How the kmos kMC algorithm works

kmos asks you to describe your model to the processor in seemingly arcane ways. It can save model descriptions in XML but they are basically unreadable and a pain to edit. The API has some glitches and is probably incomplete: so why learn it?

Because it is fast (in two ways).

The code it produces is commonly faster than naive implementations of the kMC method. Most straightforwards implementations of kMC take a time proportional to 2*N per kMC step, where N is the number of sites in the system. However the code that kmos produces is O(1) until the RAM of your system is exceeded. As benchmarks have shown this may happen when 100,000 or more sites are required. However tests have also shown that kmos can be faster than O(N) implementations from around 60-100 sites. If you have different experiences please let me know but I think this gives some rule of thumb.

Why is it faster? Straightforward implementations of kMC scan the entire system twice per kMC step. First to determine the total rate, then to determine the next process to be executed. The present implementation does not. kmos keeps a database of available processes which allow to quickly pick the next process. It also updates the database of available processes which cost additional overhead. However this overhead is independent of the system’s size and only scales with the degree of interaction between sites, which is seems hard to define in general terms.

The second way reason why it is fast is because you can formulate processes in a intuitive fashion and let kmos figure how to make fast running code out of it. So we save in human time and CPU time, which is essentially human time as well. Yay!

To illustrate just how fast the algorithm is the graph below shows the CPU time needed to simulate 1 million kMC steps on a simple cubic lattice in 2 dimension with two reacting species and without lateral interaction. As this shows the CPU time spent per kMC step as nearly constant for up nearly 10^5 sites.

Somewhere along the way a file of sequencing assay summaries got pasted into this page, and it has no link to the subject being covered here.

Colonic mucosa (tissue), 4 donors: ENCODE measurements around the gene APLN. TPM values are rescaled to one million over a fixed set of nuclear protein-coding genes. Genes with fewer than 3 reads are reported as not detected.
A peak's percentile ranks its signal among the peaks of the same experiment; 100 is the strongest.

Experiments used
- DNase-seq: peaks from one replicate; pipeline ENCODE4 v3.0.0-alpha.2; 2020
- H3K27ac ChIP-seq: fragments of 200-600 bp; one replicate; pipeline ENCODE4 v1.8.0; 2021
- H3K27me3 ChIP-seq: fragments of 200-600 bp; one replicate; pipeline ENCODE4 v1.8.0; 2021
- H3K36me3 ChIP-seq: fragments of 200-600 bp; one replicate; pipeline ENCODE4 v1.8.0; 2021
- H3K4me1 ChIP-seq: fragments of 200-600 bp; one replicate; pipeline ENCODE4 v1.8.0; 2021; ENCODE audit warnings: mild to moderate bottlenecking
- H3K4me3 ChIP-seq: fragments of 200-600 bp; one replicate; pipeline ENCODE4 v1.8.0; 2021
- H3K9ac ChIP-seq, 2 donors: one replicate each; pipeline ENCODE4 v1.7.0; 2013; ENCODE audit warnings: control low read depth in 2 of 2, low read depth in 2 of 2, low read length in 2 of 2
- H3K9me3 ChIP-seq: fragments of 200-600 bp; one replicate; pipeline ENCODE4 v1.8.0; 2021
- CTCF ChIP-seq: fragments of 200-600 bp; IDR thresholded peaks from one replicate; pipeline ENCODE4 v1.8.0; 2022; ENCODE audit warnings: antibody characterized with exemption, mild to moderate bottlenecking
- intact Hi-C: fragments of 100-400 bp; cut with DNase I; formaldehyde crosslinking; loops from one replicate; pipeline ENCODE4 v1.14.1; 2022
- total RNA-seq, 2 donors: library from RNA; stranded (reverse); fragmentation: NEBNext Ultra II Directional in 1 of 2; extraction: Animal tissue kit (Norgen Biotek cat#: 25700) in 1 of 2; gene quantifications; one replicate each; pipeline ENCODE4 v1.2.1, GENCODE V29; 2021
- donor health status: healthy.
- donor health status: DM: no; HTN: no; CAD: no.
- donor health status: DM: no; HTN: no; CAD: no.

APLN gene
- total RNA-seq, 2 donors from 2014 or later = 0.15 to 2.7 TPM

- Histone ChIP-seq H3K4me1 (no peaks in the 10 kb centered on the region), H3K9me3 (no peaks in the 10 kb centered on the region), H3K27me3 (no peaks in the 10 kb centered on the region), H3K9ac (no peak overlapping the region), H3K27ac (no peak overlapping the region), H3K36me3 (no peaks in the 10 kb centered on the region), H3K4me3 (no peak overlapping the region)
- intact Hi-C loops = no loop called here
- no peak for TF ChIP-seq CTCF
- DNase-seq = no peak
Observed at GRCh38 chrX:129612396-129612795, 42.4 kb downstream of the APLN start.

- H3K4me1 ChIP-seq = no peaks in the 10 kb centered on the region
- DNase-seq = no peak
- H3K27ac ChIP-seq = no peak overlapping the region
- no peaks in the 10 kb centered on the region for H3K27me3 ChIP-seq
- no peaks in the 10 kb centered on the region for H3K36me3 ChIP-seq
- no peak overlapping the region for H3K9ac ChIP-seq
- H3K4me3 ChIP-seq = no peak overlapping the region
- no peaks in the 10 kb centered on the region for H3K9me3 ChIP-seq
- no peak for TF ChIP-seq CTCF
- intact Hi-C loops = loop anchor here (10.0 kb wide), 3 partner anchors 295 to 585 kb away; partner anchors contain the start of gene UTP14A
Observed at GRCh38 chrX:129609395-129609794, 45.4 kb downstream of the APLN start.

Benchmark for a simple surface reaction model. All simulations have been performed on a single CPU of Intel I7-2600K with 3.40 GHz clock speed.

The kmos O(1) solver


The data model underlying the kmos solver. The central component is the avail_sites array which stores for each elementary step the sites for which it is executable. Secondly it stores the location in memory, where the availability of the site is stored for direct access. The array of rate constants holds the numeric rate constant and only changes, when a physical parameter is changed. The nr of sites array holds the total number of sites for each process and needs to be updated whenever a process becomes available und unavailable. The accum. rates has to be updated once per kMC step and holds the accumulated rate constant for each processes. That is, the last field of accum. rates holds k_{\mathrm{tot}}, the total rate of the system.

So what makes the kMC solver so furiously fast? The underlying data structure is shown in the picture above. The most important part is that the solver never scans the entire system for available processes except at program initialization.

Please have a look at the sketch of data structures above. Given that all arrays are initialized and populated, in each kMC step the following things happen:

In the first step we need to identify the next process and site. To do so we draw a random number R_{1} \in [0, 1]. This number has to be scaled to k_{\mathrm{tot}}, so we multiply it with the last field in accum. rates. Next we simply perform a binary search for the right process on accum. rates. Having determined the process, we pick a site using a second random number R_{2}, which is constant in time since avail sites is filled up with the available site for each process from the left.

Totally independent of this we calculate the duration of the current step with another random number R_3 using

\Delta t = \frac{-\log(R_{3})}{k_{\mathrm{tot}}}

So, while the determination of process and site is extremely straightforward, the CPU intensive part just starts now. The proclist module is written in such a way, for each elementary step it updates the avail sites array only in the local neighborhood of the site, where the process is executed. It is furthermore heuristically optimized in order to require only a minimal number of if-statement to figure out which database updates are necessary. This will be explained in greate detail in the next subsection.

For the current description it is sufficient to know that for all database updates by the proclist module :

  • the nr of sites array is updated as well.
  • adding or deleting an available site only takes constant time, since the number of available sites as well as the memory addresses is always updated. Thus new sites are simply add at the end of the list of available sites. When a site has to be deleted the last site in the array is moved to the memory slot available now.

Thus once all local updates are finished the accum. rates array is simply updated once. And ready we are for the next kMC step.


describe translation algorithm